How to Teach your Dog to Stop Jumping – And Fast!

When asked what is one of the most unpleasant habits of their dogs, most owners will say jumping. Dogs love to do it, and people do not find it so amusing. During the puppy and training phase, it is easy to encourage jumping when you might not even be aware you are doing it. We are so excited when we bring our puppies home and see them interacting with us and showing affection, that it is hard to scold them for jumping.

The problem is that the dog does not understand a little puppy jump and a big adult dog jump. They think they are simply greeting you in a way that you used to love, but now all of a sudden are scolding them for. Dogs think of jumping as a way to express their love and excitement when you come home or when strangers come to visit, but there is rarely a person who enjoys being jumped on, especially by a large dog.

Teaching your dog the no jumping command, or the off command is essential. Big dogs can grow to be even taller than their owners and can pack quite a bit of force into their jumps without meaning too. As part of your training, it is important to teach them that jumping is not acceptable and to become familiar with the no jumping and off commands early on.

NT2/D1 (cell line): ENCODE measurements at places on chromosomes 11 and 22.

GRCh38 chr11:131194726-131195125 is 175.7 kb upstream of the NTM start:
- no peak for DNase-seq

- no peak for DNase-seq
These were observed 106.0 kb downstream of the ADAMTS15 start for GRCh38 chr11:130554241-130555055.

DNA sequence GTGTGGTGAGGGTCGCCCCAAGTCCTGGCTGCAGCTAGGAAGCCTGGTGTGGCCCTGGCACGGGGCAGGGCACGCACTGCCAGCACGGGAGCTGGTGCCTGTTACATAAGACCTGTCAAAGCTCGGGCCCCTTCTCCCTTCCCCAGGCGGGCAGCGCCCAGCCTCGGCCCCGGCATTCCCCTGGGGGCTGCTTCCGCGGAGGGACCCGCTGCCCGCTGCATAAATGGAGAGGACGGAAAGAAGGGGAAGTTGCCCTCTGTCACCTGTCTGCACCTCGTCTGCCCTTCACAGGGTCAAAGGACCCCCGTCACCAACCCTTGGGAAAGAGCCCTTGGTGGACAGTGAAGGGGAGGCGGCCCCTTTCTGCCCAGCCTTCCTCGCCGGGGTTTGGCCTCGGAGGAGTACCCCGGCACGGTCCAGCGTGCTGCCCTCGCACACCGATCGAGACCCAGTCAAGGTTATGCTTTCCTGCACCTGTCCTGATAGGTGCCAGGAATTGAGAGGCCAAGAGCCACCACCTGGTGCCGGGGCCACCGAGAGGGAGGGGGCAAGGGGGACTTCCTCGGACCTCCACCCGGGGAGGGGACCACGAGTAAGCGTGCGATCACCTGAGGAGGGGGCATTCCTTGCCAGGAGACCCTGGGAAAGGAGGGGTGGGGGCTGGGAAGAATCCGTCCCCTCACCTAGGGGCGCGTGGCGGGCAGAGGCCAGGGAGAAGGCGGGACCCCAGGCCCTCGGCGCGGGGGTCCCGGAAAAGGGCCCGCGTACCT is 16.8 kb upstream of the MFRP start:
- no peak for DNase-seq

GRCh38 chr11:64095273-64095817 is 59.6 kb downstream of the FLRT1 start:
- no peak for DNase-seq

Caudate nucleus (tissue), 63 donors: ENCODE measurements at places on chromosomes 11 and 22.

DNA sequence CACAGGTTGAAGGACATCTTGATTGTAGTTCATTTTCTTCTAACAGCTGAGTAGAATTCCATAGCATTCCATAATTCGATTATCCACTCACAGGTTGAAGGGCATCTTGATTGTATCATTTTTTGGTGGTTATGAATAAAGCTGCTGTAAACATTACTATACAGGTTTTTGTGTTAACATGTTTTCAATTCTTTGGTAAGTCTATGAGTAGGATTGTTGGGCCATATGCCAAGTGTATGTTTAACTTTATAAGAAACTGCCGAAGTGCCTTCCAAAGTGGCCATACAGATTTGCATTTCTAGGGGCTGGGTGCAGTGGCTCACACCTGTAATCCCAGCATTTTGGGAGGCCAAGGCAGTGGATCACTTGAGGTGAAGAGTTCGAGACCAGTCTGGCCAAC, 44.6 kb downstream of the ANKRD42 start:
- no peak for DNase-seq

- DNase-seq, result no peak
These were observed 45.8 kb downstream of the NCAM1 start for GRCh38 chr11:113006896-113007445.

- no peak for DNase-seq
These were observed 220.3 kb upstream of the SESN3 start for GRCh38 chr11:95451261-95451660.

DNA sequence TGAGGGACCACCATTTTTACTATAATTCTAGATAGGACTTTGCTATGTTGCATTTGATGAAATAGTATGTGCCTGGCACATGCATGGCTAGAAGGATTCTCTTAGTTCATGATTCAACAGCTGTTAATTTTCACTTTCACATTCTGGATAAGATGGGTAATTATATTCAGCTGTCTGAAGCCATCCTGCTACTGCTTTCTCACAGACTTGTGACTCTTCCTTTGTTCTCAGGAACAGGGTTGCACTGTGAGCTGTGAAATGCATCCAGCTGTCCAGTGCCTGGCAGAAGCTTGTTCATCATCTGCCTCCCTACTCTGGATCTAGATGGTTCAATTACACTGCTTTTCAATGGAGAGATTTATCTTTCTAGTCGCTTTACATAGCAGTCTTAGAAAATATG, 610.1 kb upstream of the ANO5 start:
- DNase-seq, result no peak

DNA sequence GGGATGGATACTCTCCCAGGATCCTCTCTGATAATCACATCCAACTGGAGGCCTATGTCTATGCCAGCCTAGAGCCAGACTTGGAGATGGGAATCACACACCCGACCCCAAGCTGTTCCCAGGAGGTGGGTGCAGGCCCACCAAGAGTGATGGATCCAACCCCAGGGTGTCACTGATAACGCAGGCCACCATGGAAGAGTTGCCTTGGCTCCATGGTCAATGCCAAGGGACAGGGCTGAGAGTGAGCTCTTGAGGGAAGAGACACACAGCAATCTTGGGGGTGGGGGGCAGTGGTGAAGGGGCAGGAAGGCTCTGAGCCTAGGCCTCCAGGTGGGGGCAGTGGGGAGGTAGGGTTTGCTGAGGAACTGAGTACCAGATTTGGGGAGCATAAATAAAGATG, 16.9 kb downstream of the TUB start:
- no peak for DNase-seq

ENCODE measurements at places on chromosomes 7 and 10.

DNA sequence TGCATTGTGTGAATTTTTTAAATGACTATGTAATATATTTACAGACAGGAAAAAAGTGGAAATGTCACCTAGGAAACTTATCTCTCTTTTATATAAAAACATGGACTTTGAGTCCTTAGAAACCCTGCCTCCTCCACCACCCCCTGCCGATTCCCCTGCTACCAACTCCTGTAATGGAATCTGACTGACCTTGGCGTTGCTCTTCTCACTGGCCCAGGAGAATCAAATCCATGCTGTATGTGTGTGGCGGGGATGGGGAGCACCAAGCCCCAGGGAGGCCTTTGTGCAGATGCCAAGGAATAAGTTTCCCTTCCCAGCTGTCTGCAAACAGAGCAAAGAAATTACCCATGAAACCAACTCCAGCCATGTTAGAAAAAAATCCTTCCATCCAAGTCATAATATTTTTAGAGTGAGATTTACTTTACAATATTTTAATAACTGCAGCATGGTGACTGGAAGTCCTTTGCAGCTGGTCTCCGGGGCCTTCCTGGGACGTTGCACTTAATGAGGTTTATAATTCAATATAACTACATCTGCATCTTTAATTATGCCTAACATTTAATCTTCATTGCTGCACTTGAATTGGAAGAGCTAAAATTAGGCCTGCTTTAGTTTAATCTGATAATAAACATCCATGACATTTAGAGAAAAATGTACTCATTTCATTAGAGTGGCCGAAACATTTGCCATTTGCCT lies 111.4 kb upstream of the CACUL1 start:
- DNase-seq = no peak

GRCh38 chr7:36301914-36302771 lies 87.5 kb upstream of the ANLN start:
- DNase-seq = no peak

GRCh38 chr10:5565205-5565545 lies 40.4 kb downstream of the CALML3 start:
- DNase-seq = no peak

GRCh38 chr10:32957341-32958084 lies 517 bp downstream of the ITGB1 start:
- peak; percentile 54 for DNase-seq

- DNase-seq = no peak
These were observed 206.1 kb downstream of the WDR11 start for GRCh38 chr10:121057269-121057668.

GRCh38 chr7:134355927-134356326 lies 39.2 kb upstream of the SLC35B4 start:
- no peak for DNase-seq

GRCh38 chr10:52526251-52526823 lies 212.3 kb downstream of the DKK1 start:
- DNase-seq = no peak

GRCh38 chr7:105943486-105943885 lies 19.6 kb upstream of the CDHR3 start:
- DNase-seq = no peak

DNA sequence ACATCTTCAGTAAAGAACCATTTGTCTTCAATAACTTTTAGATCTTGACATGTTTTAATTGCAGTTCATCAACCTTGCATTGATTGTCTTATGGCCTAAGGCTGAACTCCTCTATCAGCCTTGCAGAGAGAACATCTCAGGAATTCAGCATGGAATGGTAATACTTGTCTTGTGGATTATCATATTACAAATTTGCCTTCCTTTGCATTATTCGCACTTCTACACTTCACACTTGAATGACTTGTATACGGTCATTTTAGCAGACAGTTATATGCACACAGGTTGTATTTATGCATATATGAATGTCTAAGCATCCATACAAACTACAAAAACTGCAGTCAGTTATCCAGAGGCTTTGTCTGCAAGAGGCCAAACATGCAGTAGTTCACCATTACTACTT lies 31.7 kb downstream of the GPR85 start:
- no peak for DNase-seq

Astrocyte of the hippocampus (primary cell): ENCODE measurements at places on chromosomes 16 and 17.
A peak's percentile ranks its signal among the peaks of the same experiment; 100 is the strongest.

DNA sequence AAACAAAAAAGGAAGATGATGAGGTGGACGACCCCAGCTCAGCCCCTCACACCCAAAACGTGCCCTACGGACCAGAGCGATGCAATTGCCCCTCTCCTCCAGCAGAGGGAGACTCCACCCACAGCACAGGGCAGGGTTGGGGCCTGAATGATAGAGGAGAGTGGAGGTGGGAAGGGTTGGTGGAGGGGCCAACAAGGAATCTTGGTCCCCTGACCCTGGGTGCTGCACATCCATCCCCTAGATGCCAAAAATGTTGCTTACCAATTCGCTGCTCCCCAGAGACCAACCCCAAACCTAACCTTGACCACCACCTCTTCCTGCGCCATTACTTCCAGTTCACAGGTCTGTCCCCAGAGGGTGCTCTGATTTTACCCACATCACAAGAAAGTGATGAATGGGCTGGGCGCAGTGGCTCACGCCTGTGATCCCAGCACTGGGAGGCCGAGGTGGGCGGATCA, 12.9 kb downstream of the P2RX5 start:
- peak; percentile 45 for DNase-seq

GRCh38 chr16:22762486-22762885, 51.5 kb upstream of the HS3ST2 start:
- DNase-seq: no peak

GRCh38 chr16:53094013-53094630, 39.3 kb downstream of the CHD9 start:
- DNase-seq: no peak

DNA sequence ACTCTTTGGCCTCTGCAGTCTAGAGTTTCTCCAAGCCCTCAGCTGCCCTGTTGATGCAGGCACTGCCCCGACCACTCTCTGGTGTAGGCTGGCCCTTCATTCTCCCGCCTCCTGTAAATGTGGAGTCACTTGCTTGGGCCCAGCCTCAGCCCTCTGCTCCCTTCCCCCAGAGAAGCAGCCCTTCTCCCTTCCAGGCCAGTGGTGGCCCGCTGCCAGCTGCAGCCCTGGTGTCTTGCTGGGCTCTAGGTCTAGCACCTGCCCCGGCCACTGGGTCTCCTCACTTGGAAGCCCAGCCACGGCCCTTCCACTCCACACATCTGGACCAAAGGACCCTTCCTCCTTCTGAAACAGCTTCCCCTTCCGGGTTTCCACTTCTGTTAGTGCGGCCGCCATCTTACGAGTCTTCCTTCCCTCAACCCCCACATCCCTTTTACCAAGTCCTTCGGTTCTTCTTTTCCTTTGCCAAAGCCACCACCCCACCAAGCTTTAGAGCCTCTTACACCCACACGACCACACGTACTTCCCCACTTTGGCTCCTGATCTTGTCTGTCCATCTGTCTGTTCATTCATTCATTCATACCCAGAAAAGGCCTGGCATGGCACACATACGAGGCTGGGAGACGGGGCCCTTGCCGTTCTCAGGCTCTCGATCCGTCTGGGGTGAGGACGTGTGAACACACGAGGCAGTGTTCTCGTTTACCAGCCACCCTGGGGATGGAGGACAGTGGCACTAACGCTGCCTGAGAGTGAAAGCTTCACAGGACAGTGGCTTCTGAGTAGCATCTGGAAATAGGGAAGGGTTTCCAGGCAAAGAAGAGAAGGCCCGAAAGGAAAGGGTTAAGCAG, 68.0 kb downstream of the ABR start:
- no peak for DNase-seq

Some dogs by nature are not prone to jumping very much. For some dogs, the only time they do jump is to greet you from a long day at work and show how excited they are to see you. But there are instances when dogs jump to try to show some kind of dominance over you, and this is where it might become a big problem. By nature, dogs are innately equipped to run in packs and show their dominance by overpowering the other dogs and jumping to increase their size, which means that there is a bigger problem involved that simple jumping.

Make sure you are consistent when reacting to your dog jumping up. Don’t act upset about it one day, and then show praise for it another. Dogs need to see consistent action from you to learn if a behavior is right or wrong. The best thing to do is teach your dog early on that jumping behavior is not acceptable and that you will not tolerate it. If your dog can learn this right away, he will be less apt to jump at all on you or strangers, even when he is just excited.

When your dog does jump up, the best thing to do is ignore the behavior. If you do not show any reaction toward what your dog is doing, he will be less likely to do it over and over because they do not get any kind of reaction from you, and that is what they are really looking for is your reaction and approval.

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